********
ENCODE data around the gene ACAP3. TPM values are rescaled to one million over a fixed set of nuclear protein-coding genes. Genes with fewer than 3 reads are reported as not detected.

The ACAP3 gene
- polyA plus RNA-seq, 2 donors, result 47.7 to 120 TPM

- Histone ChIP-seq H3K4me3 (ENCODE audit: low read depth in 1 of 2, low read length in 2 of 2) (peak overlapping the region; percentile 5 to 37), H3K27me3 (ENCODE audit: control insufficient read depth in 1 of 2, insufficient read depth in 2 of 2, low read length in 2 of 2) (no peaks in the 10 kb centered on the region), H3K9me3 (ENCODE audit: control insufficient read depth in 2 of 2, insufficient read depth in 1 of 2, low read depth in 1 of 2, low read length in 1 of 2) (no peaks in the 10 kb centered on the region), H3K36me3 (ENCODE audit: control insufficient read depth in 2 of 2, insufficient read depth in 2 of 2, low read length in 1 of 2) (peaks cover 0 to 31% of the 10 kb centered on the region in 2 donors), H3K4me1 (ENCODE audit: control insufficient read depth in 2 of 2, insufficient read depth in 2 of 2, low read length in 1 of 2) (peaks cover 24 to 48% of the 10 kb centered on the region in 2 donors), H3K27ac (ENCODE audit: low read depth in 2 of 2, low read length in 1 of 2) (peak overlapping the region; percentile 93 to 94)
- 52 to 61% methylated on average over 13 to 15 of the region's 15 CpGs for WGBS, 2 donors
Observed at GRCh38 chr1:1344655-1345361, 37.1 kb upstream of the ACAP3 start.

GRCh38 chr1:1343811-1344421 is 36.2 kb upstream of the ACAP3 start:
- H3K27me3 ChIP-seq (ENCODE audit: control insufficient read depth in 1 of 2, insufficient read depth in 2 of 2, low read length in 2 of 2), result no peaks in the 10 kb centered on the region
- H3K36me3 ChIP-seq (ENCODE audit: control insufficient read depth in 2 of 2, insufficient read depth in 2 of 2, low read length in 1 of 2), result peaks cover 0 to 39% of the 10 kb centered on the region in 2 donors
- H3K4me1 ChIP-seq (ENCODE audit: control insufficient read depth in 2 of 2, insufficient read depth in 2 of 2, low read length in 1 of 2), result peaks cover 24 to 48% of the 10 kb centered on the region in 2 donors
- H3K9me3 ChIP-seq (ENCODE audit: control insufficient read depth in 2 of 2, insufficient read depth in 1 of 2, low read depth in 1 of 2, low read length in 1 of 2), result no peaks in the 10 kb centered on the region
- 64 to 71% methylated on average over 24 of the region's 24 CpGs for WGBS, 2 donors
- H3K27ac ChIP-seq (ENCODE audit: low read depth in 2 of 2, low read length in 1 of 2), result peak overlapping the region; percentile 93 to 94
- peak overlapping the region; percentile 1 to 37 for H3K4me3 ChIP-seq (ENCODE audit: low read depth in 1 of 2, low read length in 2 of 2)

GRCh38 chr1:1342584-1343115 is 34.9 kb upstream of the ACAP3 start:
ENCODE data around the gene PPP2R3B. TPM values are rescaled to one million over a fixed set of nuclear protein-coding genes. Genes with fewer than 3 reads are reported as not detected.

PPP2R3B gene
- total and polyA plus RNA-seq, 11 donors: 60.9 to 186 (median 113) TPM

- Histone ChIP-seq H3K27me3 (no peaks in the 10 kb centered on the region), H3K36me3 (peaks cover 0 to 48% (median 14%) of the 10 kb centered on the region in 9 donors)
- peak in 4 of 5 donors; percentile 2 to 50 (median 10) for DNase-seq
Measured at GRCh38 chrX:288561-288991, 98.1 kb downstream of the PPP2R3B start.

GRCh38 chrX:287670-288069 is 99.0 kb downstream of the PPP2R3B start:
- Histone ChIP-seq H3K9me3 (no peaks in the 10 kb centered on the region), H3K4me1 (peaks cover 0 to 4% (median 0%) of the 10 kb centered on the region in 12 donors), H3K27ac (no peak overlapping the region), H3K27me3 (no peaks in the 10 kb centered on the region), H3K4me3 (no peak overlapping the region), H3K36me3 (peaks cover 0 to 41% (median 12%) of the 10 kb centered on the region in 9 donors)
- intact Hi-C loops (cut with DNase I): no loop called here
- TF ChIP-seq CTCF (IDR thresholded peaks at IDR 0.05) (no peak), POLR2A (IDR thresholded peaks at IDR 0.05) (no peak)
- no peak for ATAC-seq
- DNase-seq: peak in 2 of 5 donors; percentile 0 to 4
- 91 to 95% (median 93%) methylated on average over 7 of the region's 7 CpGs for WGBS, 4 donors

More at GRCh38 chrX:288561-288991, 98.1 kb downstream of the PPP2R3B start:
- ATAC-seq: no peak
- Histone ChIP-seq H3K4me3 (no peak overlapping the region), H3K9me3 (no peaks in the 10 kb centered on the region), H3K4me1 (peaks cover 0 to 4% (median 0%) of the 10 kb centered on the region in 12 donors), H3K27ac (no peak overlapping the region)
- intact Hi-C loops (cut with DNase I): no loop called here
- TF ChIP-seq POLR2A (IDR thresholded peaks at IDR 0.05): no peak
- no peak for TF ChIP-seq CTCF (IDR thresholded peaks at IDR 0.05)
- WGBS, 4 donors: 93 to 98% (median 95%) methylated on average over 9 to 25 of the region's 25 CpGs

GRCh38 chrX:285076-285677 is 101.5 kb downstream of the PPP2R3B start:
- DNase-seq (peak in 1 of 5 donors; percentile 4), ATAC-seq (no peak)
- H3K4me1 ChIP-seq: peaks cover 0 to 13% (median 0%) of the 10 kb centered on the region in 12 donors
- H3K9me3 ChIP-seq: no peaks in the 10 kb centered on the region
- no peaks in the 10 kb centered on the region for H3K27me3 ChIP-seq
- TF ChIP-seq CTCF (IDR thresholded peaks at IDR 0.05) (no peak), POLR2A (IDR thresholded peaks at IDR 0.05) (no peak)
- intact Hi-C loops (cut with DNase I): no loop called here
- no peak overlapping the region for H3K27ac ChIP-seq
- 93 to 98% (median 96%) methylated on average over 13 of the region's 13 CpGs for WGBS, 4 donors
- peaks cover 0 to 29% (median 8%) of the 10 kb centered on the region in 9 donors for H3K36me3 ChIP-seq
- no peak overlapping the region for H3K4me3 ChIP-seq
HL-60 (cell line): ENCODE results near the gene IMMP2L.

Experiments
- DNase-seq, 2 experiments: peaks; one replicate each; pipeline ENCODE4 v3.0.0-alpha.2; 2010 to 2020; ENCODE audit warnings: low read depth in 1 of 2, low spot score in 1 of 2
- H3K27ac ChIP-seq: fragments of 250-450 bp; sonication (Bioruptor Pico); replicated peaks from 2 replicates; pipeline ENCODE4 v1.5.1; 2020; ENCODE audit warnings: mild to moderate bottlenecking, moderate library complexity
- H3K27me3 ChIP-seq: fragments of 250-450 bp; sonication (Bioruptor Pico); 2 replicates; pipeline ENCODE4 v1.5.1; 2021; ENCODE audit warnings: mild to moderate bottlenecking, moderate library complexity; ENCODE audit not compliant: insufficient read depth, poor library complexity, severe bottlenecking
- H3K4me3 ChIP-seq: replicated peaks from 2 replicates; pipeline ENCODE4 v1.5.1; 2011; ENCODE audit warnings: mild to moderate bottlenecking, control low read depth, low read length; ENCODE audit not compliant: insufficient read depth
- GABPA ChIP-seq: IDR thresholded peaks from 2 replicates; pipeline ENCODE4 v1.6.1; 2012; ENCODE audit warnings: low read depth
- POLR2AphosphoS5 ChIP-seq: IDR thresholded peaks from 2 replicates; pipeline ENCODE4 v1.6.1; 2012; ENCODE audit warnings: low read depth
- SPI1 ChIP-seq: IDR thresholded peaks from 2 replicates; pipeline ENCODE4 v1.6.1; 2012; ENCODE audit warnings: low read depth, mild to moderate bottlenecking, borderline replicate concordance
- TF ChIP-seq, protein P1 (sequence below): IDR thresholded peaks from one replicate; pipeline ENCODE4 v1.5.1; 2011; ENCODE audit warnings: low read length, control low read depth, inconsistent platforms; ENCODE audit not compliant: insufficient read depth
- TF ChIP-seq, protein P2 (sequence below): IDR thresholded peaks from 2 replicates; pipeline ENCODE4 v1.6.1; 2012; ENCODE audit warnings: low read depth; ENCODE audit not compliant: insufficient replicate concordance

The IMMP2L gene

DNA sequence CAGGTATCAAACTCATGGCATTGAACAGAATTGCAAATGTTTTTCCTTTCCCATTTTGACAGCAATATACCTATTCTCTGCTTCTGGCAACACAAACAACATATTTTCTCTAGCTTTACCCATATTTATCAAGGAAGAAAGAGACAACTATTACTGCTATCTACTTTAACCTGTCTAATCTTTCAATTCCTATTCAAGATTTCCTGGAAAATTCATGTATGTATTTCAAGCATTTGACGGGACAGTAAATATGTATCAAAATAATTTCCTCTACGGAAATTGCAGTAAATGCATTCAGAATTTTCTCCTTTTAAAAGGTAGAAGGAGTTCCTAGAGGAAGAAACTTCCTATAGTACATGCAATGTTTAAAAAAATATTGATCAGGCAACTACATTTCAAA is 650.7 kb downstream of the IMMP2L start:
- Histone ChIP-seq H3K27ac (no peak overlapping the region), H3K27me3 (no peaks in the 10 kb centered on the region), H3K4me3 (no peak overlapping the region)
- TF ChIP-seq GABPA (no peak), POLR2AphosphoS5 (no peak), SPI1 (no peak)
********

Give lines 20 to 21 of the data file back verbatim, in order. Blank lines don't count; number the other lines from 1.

- peak in 4 of 5 donors; percentile 2 to 50 (median 10) for DNase-seq
Measured at GRCh38 chrX:288561-288991, 98.1 kb downstream of the PPP2R3B start.